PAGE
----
Once we get over the “low nuclear threshold hump”, the next question is really whether our objective is to break down Pakistani state's will for terror support, or demonstrate to them (and India's domestic constituency) that “enough is enough”. Its an important distinction, as the former requires a level of plausible deniability in public (so that the Pakistani establishment retains some room for an eventual compromise). The latter on the other by definition needs to be loud, public and with enough optics to send the message through.

Fortunately, there is room for us to exercise both.

On the second (public response) front, Pakistan is a state that is vulnerable at multiple points, most notably water. Abrogation of the Indus Water Treaty, an option sometimes talked about, none as eloquently as Brahma ChellaneyStarting to turn the tap off, literally, results in multiple pressure points on Pakistan. The tautological impact is a cascading effect on the economy of the Punjabi rural heartland. Importantly, this is not just the politico-economic centre of Pakistan, but also the primary recruitment pool for the Pak Army. The Punjabi peasant communities dominate the rank and file, and much of the officer corps as well.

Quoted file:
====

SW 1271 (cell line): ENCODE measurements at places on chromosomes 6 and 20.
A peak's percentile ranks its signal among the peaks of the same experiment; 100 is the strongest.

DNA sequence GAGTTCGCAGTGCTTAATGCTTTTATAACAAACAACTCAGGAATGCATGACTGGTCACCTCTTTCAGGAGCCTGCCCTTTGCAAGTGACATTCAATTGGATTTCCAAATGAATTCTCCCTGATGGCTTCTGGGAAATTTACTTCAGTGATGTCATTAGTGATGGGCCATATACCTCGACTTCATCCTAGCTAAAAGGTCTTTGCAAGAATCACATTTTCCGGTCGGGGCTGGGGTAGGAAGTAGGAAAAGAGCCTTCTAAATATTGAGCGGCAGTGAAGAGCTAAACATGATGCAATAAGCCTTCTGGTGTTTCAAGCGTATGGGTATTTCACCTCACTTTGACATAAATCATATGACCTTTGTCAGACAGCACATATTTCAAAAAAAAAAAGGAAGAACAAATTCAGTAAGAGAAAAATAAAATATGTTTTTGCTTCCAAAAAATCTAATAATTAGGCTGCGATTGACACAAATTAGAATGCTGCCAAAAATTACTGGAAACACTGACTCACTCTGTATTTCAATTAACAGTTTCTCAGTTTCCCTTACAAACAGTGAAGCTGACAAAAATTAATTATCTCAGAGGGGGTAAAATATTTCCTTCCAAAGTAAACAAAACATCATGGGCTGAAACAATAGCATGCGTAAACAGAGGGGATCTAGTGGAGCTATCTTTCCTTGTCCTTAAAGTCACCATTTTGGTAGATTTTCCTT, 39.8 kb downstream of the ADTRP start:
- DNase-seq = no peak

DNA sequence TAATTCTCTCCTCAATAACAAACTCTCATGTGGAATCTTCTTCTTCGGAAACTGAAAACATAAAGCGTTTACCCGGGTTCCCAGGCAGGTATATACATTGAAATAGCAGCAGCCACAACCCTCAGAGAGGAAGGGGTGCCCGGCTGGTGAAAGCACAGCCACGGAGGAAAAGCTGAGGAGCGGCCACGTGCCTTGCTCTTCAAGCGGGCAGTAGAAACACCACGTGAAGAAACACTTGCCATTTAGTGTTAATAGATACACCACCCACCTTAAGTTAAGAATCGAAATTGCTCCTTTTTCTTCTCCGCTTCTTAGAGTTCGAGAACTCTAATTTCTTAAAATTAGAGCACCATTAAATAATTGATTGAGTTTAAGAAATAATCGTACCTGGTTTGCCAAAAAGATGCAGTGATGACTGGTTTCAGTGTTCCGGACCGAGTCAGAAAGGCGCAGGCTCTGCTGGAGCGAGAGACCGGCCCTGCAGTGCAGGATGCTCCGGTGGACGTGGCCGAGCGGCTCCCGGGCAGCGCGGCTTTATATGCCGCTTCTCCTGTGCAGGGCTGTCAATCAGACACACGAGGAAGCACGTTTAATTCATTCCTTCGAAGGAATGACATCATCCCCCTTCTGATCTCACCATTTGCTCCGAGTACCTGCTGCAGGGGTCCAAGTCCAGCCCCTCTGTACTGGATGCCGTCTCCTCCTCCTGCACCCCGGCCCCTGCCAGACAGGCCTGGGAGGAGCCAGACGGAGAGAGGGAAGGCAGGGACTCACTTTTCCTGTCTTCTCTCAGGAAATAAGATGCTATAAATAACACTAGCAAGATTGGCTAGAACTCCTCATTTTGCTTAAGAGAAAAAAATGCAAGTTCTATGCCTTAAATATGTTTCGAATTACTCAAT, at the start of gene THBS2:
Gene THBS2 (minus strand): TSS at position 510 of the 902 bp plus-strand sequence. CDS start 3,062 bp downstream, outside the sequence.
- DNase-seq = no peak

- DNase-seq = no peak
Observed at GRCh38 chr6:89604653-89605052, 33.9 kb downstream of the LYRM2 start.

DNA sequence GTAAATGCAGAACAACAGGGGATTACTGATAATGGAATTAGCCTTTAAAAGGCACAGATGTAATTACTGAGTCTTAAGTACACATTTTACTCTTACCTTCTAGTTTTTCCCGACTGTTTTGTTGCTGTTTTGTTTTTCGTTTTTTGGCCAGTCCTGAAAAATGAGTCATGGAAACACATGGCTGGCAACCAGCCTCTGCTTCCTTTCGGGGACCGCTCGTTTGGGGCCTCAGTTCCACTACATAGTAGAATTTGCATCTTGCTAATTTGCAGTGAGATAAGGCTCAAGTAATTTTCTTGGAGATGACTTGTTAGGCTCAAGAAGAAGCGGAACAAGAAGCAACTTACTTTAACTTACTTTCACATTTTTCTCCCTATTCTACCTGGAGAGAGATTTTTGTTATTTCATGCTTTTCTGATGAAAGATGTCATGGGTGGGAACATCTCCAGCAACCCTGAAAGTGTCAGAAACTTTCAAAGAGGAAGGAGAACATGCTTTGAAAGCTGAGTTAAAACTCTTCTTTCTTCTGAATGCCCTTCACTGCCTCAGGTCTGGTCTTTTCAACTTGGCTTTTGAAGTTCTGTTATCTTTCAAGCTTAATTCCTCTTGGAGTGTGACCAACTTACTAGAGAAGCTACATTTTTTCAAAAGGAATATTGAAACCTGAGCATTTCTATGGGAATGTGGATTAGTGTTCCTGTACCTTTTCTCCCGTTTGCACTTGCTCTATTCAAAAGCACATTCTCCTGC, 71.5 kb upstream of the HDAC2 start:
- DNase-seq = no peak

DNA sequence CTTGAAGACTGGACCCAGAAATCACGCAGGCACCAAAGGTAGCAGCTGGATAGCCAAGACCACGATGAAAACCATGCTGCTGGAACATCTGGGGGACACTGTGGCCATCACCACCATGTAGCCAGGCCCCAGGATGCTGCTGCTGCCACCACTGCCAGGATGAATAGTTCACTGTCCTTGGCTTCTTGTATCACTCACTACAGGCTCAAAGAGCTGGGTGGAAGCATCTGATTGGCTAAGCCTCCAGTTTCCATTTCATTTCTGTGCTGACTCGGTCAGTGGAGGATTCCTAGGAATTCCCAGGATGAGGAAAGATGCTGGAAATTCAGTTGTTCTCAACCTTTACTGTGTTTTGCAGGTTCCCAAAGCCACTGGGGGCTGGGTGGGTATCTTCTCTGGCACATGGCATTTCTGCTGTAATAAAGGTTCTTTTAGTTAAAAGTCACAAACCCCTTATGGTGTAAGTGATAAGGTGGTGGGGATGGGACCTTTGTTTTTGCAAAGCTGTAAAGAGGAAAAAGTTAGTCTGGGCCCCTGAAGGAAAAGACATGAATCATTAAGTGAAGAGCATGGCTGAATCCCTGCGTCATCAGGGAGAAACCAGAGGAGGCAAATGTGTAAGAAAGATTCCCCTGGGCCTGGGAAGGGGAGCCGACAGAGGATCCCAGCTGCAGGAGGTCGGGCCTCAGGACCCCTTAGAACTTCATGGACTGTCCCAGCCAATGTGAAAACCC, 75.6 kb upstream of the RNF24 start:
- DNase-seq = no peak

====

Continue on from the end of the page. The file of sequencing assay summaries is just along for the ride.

Abrogation of IWT is not an optical military threat, hence doesn’t give a visible military objective (let alone justification) to the Pak Army to initiate military operations on. At the same time, it hits the Pak Army close to its home, quite literally. At the same time, it is a big bold initiative to signal a retaliation (for public consumption).

In a nutshell, it generates a public demonstration of India's intent, and the immediate ostensible challenge to be countered would be diplomatic (as Pakistan takes the matter to the international community).


That brings us to the last, but not the least, factor, of trying to bend the will of the Pakistani state. Here, past experiences are relevant, notably from arguably our most successful counter-insurgency campaign ever, in Punjab. Two tactical innovations from that campaign would be useful to recollect.